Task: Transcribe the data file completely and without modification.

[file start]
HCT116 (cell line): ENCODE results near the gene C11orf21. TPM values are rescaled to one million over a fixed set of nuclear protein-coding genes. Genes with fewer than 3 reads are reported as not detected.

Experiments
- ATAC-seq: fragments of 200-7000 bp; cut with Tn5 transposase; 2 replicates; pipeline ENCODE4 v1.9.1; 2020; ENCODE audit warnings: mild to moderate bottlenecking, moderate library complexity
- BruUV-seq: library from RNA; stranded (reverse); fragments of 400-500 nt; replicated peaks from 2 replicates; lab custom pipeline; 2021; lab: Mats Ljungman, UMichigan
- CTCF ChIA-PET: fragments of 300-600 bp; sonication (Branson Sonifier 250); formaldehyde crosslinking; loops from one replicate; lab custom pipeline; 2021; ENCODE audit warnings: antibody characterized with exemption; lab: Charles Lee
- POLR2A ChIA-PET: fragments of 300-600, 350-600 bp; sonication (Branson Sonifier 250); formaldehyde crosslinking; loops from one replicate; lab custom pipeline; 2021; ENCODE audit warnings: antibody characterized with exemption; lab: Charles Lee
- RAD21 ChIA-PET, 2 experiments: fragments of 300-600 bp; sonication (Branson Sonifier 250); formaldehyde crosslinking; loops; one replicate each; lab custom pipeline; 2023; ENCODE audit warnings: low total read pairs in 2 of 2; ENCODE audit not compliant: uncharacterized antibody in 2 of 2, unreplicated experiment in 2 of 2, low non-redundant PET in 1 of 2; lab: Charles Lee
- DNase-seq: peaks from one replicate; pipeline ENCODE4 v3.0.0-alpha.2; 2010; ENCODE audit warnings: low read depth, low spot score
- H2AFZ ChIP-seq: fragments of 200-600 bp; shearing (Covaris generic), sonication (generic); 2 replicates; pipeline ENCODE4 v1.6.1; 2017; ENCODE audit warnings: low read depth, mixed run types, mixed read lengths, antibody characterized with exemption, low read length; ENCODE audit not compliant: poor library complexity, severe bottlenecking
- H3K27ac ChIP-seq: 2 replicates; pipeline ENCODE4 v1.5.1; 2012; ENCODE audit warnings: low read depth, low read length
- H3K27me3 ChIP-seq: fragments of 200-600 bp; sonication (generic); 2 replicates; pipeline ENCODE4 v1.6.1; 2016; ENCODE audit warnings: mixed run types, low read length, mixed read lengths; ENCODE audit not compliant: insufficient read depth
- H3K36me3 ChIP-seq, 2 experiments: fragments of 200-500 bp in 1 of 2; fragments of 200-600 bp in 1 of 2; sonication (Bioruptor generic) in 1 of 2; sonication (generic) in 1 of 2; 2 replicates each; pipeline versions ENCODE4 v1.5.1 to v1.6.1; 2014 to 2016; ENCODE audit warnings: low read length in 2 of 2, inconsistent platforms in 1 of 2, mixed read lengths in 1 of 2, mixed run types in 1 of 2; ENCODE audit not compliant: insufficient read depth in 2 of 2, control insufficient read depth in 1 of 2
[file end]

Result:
HCT116 (cell line): ENCODE results near the gene C11orf21. TPM values are rescaled to one million over a fixed set of nuclear protein-coding genes. Genes with fewer than 3 reads are reported as not detected.

Experiments
- ATAC-seq: fragments of 200-7000 bp; cut with Tn5 transposase; 2 replicates; pipeline ENCODE4 v1.9.1; 2020; ENCODE audit warnings: mild to moderate bottlenecking, moderate library complexity
- BruUV-seq: library from RNA; stranded (reverse); fragments of 400-500 nt; replicated peaks from 2 replicates; lab custom pipeline; 2021; lab: Mats Ljungman, UMichigan
- CTCF ChIA-PET: fragments of 300-600 bp; sonication (Branson Sonifier 250); formaldehyde crosslinking; loops from one replicate; lab custom pipeline; 2021; ENCODE audit warnings: antibody characterized with exemption; lab: Charles Lee
- POLR2A ChIA-PET: fragments of 300-600, 350-600 bp; sonication (Branson Sonifier 250); formaldehyde crosslinking; loops from one replicate; lab custom pipeline; 2021; ENCODE audit warnings: antibody characterized with exemption; lab: Charles Lee
- RAD21 ChIA-PET, 2 experiments: fragments of 300-600 bp; sonication (Branson Sonifier 250); formaldehyde crosslinking; loops; one replicate each; lab custom pipeline; 2023; ENCODE audit warnings: low total read pairs in 2 of 2; ENCODE audit not compliant: uncharacterized antibody in 2 of 2, unreplicated experiment in 2 of 2, low non-redundant PET in 1 of 2; lab: Charles Lee
- DNase-seq: peaks from one replicate; pipeline ENCODE4 v3.0.0-alpha.2; 2010; ENCODE audit warnings: low read depth, low spot score
- H2AFZ ChIP-seq: fragments of 200-600 bp; shearing (Covaris generic), sonication (generic); 2 replicates; pipeline ENCODE4 v1.6.1; 2017; ENCODE audit warnings: low read depth, mixed run types, mixed read lengths, antibody characterized with exemption, low read length; ENCODE audit not compliant: poor library complexity, severe bottlenecking
- H3K27ac ChIP-seq: 2 replicates; pipeline ENCODE4 v1.5.1; 2012; ENCODE audit warnings: low read depth, low read length
- H3K27me3 ChIP-seq: fragments of 200-600 bp; sonication (generic); 2 replicates; pipeline ENCODE4 v1.6.1; 2016; ENCODE audit warnings: mixed run types, low read length, mixed read lengths; ENCODE audit not compliant: insufficient read depth
- H3K36me3 ChIP-seq, 2 experiments: fragments of 200-500 bp in 1 of 2; fragments of 200-600 bp in 1 of 2; sonication (Bioruptor generic) in 1 of 2; sonication (generic) in 1 of 2; 2 replicates each; pipeline versions ENCODE4 v1.5.1 to v1.6.1; 2014 to 2016; ENCODE audit warnings: low read length in 2 of 2, inconsistent platforms in 1 of 2, mixed read lengths in 1 of 2, mixed run types in 1 of 2; ENCODE audit not compliant: insufficient read depth in 2 of 2, control insufficient read depth in 1 of 2